7.30pm. The Music Academy, New No. 168 (Old No. 306), TTK Road (28112231/28115162). Day passes, Rs350, Rs500, Rs700 (balcony); season passes, Rs1,800, Rs1,300, Rs900 (balcony). Available at Landmark (Nungambakkam and Citi Centre), Nuts and Spices (Adyar and Annanagar), Silk Worm Boutique (Khader Nawaz Khan Road, Nungambakkam), Color Plus (Spencer Plaza).
20 July-14 August
A kaleidoscope of portraits by six young artists (Aneesh K.R., Feroz Khan, Purushotham Adve, Ritu Kamath, Suresh Panicker and Sweta Pavan Kumar) from around the country. Their works range from Aneesh’s travel experiences and Adve’s theme of urbanization to Khan’s portrayal of everyday people. Kamath tackles the weaker sex stereotype with her paintings, and Panicker focuses on the environment while Kumar takes the abstract route with themes that revolve around space.
10.30am-7pm. The Faraway Tree Gallery, 7, Rutland Gate, 6th Street, (off Khader Nawaz Khan Road), Nungambakkam (42323243). Vidhya Sivaramakrishnan
The Calcutta Chamber Orchestra presents its Second Monsoon Orchestra of classical Western music at Sandre Hall. A number of talents, such as violinists Sandip Halder and Joseph Rozario, will be playing. Conductor: Sanjib Mondal.
6.30-8pm. Calcutta School of Music, Sandre Hall, 6B Sunny Park (24615375).
Ballavpurer Rupkatha by Nandipat
Bhupati Roy of Ballavpur is a king only in name; he lives in a dilapidated mansion and is trapped in debt. Together with his manservant Manohar and friend Sanjib, he hits upon a ruse to hold off his creditors. But the plot thickens with the arrival of a ghost called Raghupati on the scene.
Playwright: Badal Sarkar; director: Prokash Bhattacharya.
6.30pm. Girish Mancha, 76/1 Bagbazar Street, Bagh Bazar, Tickets, daily, 1-7pm and from 10am on the day of the show. Rates, Rs20, Rs40, Rs60. Call 9830254562 for details.
Solo exhibition by Sujata Dalui
An exhibition by Sujata Dalui at Gallery Chemould. Dalui uses watercolours on paper and acrylic on fabric.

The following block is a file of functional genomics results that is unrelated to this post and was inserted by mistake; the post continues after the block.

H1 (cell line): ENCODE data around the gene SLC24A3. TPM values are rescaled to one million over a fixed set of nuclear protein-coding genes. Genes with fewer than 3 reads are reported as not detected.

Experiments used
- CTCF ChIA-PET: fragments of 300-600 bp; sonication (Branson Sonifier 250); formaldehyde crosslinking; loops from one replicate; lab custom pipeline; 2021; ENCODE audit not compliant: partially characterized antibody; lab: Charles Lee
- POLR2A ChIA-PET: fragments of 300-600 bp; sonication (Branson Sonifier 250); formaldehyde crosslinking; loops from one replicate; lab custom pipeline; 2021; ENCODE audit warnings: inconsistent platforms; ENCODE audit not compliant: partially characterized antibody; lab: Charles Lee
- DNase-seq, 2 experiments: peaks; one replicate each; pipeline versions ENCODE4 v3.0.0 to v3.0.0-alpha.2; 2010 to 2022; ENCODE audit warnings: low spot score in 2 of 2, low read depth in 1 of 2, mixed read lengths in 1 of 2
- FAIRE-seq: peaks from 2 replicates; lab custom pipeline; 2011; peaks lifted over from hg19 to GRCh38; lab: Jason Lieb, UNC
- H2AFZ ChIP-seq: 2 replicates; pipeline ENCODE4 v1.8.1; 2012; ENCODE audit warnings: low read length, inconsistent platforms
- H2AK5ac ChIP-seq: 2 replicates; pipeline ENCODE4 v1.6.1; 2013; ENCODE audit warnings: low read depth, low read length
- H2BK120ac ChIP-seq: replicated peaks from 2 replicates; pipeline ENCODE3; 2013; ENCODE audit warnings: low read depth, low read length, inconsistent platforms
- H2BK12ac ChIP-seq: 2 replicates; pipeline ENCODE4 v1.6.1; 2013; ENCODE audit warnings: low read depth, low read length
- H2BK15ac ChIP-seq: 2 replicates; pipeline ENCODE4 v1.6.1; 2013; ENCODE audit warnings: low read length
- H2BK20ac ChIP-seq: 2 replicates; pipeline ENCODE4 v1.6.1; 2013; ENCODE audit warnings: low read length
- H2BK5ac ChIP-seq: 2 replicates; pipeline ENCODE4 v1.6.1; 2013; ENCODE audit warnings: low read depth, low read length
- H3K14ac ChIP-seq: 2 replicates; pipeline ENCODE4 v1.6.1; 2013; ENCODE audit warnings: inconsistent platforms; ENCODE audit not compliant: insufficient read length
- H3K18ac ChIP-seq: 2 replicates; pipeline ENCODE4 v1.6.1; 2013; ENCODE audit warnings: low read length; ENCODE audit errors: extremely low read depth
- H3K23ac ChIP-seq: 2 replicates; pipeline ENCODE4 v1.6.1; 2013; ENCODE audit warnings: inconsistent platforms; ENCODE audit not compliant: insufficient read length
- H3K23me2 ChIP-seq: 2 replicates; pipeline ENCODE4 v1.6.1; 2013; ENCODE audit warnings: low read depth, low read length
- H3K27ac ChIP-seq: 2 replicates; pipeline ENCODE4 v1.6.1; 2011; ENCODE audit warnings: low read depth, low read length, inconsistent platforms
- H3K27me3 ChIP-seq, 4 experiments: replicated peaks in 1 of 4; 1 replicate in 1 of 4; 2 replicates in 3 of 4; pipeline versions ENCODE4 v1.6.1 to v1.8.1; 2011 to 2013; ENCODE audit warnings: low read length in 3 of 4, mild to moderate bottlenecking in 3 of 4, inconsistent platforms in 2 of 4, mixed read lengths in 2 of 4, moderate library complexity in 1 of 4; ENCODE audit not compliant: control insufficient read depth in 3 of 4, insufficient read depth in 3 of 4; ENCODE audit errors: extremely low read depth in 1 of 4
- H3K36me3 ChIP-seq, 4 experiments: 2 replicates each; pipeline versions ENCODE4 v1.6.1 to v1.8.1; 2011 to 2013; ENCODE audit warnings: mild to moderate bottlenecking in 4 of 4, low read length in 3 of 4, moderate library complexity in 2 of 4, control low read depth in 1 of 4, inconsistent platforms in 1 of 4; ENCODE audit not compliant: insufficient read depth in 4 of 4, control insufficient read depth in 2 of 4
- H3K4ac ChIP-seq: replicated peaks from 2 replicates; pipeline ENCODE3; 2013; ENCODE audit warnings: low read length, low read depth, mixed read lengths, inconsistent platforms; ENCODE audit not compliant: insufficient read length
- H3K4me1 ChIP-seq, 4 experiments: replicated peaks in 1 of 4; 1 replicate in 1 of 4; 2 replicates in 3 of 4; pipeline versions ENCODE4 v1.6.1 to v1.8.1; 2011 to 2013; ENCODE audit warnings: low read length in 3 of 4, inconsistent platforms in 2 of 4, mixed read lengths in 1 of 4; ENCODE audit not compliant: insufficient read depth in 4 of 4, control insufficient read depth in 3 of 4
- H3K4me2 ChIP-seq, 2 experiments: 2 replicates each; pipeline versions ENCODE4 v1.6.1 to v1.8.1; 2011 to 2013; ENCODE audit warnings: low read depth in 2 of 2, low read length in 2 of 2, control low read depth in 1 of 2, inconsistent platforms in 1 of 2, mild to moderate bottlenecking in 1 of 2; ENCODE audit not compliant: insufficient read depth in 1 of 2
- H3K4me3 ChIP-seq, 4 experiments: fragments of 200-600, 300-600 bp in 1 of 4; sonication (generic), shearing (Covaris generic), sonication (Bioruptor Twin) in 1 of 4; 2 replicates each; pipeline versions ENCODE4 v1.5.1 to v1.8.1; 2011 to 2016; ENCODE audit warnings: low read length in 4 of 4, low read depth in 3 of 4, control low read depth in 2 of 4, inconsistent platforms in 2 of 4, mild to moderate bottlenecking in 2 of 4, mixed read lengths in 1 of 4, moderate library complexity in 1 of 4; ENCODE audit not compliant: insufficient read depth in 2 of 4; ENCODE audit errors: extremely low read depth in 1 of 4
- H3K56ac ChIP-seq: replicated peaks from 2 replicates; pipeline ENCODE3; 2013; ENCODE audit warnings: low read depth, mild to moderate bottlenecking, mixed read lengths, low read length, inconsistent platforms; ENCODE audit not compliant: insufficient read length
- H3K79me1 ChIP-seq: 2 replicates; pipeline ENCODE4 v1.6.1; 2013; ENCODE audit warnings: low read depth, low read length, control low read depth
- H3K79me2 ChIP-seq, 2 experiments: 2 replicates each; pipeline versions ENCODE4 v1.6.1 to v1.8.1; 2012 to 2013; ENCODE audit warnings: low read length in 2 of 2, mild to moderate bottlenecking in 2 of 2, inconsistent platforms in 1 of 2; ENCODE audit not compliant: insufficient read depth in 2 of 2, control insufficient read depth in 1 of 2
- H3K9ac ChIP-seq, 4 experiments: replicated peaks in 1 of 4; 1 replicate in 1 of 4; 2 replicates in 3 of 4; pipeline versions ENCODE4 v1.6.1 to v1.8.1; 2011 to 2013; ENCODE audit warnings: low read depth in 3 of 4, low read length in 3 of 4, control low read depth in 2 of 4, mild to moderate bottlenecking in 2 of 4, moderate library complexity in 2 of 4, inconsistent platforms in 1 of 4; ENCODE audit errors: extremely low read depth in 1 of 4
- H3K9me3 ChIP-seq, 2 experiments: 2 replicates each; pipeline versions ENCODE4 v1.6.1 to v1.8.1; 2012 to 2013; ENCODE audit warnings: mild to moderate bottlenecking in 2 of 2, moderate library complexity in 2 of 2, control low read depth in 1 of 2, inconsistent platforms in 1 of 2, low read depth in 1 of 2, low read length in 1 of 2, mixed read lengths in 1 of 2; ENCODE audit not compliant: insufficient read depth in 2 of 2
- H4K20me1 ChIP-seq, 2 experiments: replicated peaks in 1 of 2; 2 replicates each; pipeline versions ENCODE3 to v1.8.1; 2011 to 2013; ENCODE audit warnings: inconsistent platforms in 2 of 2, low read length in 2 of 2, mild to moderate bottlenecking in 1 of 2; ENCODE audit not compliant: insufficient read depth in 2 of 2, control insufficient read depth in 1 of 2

2-7pm. Gallery Chemould, 12 F, Park Street (22298641).
An exhibition by Subhashis Mandal and Ranit Datta. Mandal works with watercolours. His works explore the effect of light and weather on mood, through cityscapes, village scenes and landscapes. Ranit’s god series is painted in acrylics.
Academy of Fine Arts, West Gallery, 2 Cathedral Road (09836147834, 09836339913).
Bakul Art Memorial
Bakul Art Memorial is showcasing works by students from 5-64 years of age at its 12th painting exhibition. Sculptor Uma Siddhanta will inaugurate the event on 19 July at 5.30pm.
3.30-7.45pm. Academy of Fine Arts, South Gallery, 2, Cathedral Road. Call Somnath Roy Chowdhury (9830087542) for details.
An art exhibition by painters Prabal Roy, Tanmoy Roychowdhury, Arun Mondal, Amar Dey, Chandan Debnath, Alok Sardar, Karunamoy Sur, Dipankar Biswas, Mohini Biswas, Alok Roy, Surojit Sarkar, Barun Roy, Purnendu and Subrata. Most of the artists use acrylic on canvas or paper and charcoal.
3-8pm. Birla Academy of Art and Culture, Fifth Floor, 108, Southern Avenue (24666802).
King Midas and his Dinner
Till 24 July
The fable of King Midas and his desire for gold is well-known. Starting today, Weavers Studio Centre for the Arts presents a unique solo exhibition, King Midas and his Dinner, by ceramic and visual artist Sharbani Dasgupta.
10am-7pm. Weavers Studio Centre for the Arts, 94, Ballygunge Place (24613145). Indranil Bhoumik and Sahana Bhose